For the last two years, Philippe Leboeuf has been the guardian of one of the hotel world’s gems: Claridge’s. As general manager of London’s revered hotel, he has mastered the skill of preserving a historical treasure while updating it to modern tastes—he enlisted designer David Linley to create a series of new suites in the hotel. Leboeuf took time at the start of 2009 to discuss his experience managing five star hotels in global capitals, the definition of luxury in a recession, and his own favorite travel secrets.
ET: You have been at the helm of some of the most legendary hotels in the business, including the Crillon in Paris, the Carlyle in New York, and now Claridge’s in London. How does a legendary property maintain its own historic luster, while adapting to the latest expectations of an extremely discriminating hotel guest?
Philippe Leboeuf: Claridge’s has been the destination for fashionable London since first opening its doors in 1898. A new Art Deco wing was added to the elegant seven-story building in 1929 which included the ballroom, several new rooms and the entrance allowing Claridge’s to claim its title, the Art Deco jewel of Mayfair. Throughout its history Claridge’s has been home to the great and the good of the worlds of film, fashion, finance, politics and of course royalty and has held its position at the pinnacle of world class hotels.
Maintaining and striving to improve on such standards requires constant attention. Refurbishment, maintenance and general upkeep are mandatory to satisfy the needs of our guests and to keep Claridge’s at the forefront of its field.
To preserve and improve this unique Art deco jewel in London, £45 million was invested to individually redecorate many of the 203 rooms and update all facilities with air-conditioning. To allow the traveller to remain in contact with his global operations, Claridge’s installed up to date, in room technology for computers and telecommunications, including complimentary WI-FI for all guest and visitors.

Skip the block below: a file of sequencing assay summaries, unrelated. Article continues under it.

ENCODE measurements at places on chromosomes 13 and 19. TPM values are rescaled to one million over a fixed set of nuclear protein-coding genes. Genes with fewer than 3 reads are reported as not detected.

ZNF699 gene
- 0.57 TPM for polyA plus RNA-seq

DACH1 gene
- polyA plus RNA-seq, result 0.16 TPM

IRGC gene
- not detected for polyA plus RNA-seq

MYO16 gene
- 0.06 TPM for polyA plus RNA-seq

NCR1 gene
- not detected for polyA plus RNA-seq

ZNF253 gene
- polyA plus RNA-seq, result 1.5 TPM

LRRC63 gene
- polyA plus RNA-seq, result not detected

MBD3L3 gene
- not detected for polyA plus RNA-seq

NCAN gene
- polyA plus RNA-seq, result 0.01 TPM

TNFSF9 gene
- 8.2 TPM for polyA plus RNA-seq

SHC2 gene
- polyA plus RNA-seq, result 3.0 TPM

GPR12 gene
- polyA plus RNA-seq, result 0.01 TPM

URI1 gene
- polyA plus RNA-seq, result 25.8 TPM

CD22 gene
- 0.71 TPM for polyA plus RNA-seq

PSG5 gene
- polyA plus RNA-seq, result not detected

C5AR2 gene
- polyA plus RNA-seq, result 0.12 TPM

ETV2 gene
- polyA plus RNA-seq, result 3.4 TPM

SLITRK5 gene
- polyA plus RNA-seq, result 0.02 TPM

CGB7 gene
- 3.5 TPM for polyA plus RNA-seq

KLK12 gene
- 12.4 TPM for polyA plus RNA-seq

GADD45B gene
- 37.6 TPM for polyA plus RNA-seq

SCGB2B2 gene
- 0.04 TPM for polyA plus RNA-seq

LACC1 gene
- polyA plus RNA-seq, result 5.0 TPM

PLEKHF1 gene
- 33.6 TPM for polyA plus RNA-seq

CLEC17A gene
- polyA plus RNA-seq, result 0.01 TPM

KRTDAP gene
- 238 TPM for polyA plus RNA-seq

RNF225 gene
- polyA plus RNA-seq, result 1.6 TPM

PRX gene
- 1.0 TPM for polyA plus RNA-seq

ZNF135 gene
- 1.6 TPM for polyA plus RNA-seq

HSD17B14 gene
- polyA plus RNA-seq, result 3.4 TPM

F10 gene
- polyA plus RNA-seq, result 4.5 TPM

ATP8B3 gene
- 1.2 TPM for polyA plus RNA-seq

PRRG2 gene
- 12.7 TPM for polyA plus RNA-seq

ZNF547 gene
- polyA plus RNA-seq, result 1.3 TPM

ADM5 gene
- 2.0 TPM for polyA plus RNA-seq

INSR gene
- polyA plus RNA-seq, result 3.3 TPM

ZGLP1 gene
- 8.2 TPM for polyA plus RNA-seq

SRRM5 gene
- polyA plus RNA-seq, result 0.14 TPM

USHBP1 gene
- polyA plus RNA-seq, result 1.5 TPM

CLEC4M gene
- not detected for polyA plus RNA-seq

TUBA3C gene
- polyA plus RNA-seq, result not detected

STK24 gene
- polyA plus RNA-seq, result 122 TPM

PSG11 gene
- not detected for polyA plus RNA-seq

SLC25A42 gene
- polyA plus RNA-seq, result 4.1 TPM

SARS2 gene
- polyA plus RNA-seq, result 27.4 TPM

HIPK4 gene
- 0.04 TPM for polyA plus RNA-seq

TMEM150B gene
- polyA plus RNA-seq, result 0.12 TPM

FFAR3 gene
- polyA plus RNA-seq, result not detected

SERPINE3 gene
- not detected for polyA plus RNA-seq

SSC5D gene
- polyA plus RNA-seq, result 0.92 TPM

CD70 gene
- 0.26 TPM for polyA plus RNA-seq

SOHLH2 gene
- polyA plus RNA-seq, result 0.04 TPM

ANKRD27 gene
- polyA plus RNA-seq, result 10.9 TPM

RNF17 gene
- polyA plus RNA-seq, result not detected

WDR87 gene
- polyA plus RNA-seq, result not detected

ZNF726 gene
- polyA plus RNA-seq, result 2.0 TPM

David Linley has appointed the rooms in three styles to keep all tastes happy. Traditional, Art-Deco and Hybrid. In order to maintain each room’s individuality and be true to the period it was named for, Linley worked with a variety of fabric designs and suppliers. In one of the rooms for example a Ato mantle clock which is true vintage Deco piece was discovered in a store room and lovingly restored and now sits on the fireplace in the hybrid living room suite. There is a great mix of timeless pieces and newly designed pieces which sit so well together.
ET: You are overseeing Claridge’s 100-million-pound renovation; with David Linley leading the room re-design. What amenities and features are you adding to make Claridge’s the most desirable five-star hotel to stay at in London?
Philippe Leboeuf: David Linley will not be leading the room re-design as Linley has already finished the 20 suites. Diane von Furstenberg will be designing 10 rooms for Claridge’s in 2009.
Over the years as technology developed an unsightly array of mechanical and electrical plant machinery has evolved on Claridge’s roof. Part of Claridge’s future plans is to remove it in its entirety (with the exception of a heat generator) to a purpose built plant room underneath the art deco wing of the hotel. This will allow for further work to take place on the roof, repairing the roofscape and providing space within the hotel, enabling Claridge’s to provide further facilities as an improved service for its guests.
– 40 new rooms and suites, of exceptional size and standard.
– A health spa, gym and swimming pool in the existing basement
– Improved conference and business suite facilities within the existing basement
– Improved back of house facilities
– Improvement to the fabric and roofscape of the building
– Space within the existing listed building for a plant facility, incorporating increased energy efficiency and renewable energy sources.
– The latest green technology will be used as we are a pioneer in all things grenn at Claridge’s.
We have an Exclusive Asprey amenity bath and body range for every guest. All of our linens are produced in Italy for us by Rivolta who are the producing the same spec for pratesi.
Claridge’s has the largest hotel rooms in London with incredible timeless bathrooms, it really feels like you are at home. There is amazing light and space in every room.
ET: Structure is one thing, but service often separates the best hotel in a region from all the rest. How do you motivate your team to provide such perfect, and personal, service?
Philippe Leboeuf: By offering Legendary Service to our guests and also the staff. We have a major Human Resources programme implemented within the hotel. This offers all staff members to participate in on going training and to also develop their skills within the hotel. I also live in the hotel. I am never really in the office as I like to spend the time on the floor interacting with fellow colleagues and guests of course.